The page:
Arkansas criminal eviction law forces people to pay rent or go to jail

In this period of severe economic turmoil in the United States, blacks are bearing the brunt of the the pain effectuated by a lack of jobs and opportunity. Even prior to the downturn in the economy, the most problematic issue for blacks outside of education was poverty, especially among children.

Now in some states, being poor is becoming a criminal offense, like Arkansas, for example.

A new law in the state of Arkansas makes it a criminal offense to be poor and not in a position to pay  rent or to pay on time. The Arkansas Criminal Evictions Law also known as the “failure to vacate” law was passed by the state legislature and in simple terms, allows for criminal prosecutions, which has no parallel in any other U.S. state.

Arkansas is the only state in America that has implemented a law that forces tenants who do not pay rent and do not vacate a property to be placed in jail.

In a report just released by Human Rights Watch titled “Pay the Rent or Face Arrest: Abusive Impacts of Arkansas’s Criminal Evictions Law,” the authors explain “The failure-to-vacate law was used to bring charges against more than 1,200 Arkansas tenants in 2012 alone. This figure greatly understates the total number of people impacted by the law. … Tenants who are unable to deposit the rent amount but plead not guilty anyway face substantially harsher fines and up to 90 days in jail. Tenants who plead guilty face none of this.” The human rights group wants the law repealed and the evictions to be replaced with a civil process.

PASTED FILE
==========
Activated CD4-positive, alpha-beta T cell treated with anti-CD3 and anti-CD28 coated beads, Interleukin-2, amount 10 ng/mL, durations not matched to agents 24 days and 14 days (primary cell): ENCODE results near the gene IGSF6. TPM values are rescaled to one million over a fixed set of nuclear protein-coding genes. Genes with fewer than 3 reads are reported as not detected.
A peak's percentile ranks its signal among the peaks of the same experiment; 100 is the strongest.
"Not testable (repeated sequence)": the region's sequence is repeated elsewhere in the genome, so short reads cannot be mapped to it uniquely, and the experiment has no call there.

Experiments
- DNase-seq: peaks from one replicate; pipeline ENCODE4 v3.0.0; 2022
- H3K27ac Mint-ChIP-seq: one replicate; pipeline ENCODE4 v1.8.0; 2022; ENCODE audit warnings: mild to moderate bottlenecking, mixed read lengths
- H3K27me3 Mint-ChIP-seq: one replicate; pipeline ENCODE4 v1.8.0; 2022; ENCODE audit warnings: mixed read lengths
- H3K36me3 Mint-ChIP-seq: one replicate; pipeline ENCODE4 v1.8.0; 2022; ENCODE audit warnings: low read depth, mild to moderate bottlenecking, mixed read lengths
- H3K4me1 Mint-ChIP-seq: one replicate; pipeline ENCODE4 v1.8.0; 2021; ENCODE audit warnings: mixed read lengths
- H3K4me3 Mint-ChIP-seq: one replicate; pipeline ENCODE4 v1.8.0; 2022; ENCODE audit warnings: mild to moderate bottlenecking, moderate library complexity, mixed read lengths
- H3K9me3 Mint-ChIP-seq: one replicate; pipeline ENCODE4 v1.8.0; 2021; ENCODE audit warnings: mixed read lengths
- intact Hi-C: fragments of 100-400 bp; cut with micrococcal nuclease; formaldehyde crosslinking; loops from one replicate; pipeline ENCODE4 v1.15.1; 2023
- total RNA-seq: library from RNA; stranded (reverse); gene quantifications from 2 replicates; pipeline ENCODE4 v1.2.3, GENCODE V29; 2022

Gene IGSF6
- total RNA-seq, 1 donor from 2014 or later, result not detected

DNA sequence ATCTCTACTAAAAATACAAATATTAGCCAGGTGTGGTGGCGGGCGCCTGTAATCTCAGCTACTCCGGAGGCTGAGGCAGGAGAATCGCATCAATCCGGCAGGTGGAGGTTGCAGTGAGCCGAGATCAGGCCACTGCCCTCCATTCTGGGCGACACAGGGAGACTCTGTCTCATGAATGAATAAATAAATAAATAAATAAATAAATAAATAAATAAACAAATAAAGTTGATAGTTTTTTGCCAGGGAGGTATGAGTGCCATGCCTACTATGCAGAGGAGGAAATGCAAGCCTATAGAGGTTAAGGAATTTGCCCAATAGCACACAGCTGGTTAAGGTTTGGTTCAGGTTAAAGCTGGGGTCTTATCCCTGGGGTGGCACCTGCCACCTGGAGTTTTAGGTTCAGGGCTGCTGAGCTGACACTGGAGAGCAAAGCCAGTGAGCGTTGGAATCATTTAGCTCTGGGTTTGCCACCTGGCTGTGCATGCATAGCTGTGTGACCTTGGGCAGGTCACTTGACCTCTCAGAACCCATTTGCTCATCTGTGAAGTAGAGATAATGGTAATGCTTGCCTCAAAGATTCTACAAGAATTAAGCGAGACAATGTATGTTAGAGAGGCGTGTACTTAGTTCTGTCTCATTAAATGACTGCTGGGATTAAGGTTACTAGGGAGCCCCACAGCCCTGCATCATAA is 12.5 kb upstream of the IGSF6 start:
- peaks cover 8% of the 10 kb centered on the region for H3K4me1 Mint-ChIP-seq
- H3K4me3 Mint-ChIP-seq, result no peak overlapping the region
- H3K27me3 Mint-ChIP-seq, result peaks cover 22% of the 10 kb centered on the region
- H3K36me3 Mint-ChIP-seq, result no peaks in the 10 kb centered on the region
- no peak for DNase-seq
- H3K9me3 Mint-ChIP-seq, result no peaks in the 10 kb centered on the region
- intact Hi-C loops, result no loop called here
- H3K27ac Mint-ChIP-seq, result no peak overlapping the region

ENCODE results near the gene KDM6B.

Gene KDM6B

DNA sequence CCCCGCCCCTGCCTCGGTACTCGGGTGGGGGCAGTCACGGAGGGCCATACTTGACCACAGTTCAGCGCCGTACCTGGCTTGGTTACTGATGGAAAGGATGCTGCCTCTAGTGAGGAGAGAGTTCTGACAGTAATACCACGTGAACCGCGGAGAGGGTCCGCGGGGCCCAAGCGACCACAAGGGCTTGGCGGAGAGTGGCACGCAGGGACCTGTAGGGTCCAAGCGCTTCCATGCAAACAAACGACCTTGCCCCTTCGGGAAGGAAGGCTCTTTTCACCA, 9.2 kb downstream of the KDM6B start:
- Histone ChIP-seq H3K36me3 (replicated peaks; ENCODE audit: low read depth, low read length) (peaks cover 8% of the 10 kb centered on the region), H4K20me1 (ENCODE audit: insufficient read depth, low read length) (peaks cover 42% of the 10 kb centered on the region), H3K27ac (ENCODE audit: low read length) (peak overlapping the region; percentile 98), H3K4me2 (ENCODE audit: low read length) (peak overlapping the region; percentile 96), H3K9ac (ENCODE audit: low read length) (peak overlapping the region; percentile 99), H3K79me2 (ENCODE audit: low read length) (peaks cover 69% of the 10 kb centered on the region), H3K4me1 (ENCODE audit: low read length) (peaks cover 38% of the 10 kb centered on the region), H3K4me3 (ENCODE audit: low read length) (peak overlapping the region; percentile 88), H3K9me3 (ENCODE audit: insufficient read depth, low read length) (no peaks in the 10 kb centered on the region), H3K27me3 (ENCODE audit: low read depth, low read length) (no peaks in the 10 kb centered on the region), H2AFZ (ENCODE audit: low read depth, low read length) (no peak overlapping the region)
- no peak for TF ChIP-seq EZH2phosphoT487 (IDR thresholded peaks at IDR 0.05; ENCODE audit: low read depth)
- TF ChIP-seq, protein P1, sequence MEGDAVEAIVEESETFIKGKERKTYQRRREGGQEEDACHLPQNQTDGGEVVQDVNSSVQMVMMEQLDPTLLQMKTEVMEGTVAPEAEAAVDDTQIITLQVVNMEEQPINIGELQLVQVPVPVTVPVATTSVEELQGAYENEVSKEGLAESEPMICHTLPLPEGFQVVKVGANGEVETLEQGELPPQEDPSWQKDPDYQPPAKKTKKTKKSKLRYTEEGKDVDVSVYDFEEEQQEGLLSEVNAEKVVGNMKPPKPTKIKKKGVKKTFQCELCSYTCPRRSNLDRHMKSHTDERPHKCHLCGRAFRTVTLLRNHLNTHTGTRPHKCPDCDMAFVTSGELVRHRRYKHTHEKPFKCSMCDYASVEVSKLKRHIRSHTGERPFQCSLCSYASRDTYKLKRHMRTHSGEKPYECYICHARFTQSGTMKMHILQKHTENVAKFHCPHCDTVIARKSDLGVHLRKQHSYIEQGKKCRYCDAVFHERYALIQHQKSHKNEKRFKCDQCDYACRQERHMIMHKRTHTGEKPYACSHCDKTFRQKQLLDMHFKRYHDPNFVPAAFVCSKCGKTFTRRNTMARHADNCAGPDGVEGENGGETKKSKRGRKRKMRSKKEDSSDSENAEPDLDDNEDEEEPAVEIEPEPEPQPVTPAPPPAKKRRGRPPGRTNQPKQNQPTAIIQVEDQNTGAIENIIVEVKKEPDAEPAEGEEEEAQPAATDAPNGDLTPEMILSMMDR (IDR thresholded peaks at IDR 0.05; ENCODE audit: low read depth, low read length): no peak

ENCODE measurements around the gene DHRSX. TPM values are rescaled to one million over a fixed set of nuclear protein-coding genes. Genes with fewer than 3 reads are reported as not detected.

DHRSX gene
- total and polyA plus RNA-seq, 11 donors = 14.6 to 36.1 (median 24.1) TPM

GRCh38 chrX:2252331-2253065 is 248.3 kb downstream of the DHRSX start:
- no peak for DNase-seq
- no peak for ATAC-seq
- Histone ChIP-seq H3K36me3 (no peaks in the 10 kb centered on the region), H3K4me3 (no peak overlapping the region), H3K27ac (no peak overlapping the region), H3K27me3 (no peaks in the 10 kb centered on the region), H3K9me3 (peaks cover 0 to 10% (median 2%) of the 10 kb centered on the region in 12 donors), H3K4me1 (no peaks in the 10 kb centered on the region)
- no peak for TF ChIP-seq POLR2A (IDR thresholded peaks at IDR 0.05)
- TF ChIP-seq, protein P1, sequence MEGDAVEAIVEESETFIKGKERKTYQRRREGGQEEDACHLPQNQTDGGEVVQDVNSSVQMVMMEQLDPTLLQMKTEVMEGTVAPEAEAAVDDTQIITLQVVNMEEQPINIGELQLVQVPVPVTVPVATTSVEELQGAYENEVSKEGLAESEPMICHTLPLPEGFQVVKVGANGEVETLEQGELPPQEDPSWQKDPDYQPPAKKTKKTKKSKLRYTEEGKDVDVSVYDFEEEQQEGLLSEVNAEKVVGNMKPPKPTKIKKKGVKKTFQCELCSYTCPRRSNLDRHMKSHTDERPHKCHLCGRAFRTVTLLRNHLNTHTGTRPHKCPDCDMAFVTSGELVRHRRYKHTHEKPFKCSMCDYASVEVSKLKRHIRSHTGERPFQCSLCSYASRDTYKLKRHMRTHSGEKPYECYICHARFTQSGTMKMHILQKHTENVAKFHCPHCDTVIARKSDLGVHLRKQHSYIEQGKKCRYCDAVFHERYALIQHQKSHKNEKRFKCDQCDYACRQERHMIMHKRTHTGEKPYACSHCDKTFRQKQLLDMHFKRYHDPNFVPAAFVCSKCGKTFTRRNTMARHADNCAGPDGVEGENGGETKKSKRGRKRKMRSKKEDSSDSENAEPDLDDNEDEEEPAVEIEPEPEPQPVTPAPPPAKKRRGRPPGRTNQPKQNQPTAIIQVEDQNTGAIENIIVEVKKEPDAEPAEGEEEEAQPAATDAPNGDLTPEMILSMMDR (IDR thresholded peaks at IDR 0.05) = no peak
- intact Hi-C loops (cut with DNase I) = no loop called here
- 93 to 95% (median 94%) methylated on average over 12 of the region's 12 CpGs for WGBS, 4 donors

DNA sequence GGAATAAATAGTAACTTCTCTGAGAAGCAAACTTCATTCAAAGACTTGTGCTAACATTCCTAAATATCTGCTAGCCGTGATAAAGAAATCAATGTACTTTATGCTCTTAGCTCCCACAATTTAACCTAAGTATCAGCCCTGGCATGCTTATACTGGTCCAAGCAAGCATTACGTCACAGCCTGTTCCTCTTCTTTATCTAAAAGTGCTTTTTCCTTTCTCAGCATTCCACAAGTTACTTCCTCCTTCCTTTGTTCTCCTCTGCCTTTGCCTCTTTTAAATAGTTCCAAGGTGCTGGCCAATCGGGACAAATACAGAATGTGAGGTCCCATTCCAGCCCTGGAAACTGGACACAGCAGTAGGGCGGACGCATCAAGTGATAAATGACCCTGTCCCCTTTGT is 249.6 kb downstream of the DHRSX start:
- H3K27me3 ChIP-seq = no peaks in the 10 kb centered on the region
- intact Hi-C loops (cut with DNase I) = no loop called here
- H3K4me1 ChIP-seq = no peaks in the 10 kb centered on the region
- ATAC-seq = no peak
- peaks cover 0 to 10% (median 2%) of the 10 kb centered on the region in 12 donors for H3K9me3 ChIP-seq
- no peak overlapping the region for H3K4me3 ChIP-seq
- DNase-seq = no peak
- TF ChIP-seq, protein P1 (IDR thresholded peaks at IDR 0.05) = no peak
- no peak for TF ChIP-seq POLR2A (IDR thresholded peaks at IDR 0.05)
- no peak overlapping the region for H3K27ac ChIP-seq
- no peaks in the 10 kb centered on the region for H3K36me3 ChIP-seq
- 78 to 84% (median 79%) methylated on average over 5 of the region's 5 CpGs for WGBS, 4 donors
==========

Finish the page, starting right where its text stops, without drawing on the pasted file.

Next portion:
It disproportionately targets minorities and people of color. This is troubling given that recent data indicate that the unemployment rate of blacks is typically twice as high as that of white Americans, and that blacks and Latinos earn less than others; having on average median weekly earnings were $674 and $549, respectively.

From 2009 to 2011 — two years into the recovery — the number of black minimum wage workers increased by 16.6 percent, and that of Latino minimum wage workers increased by 15.8 percent, while Asian Americans in minimum wage positions decreased by 15.4 percent, and whites only increased by 5.2 percent.

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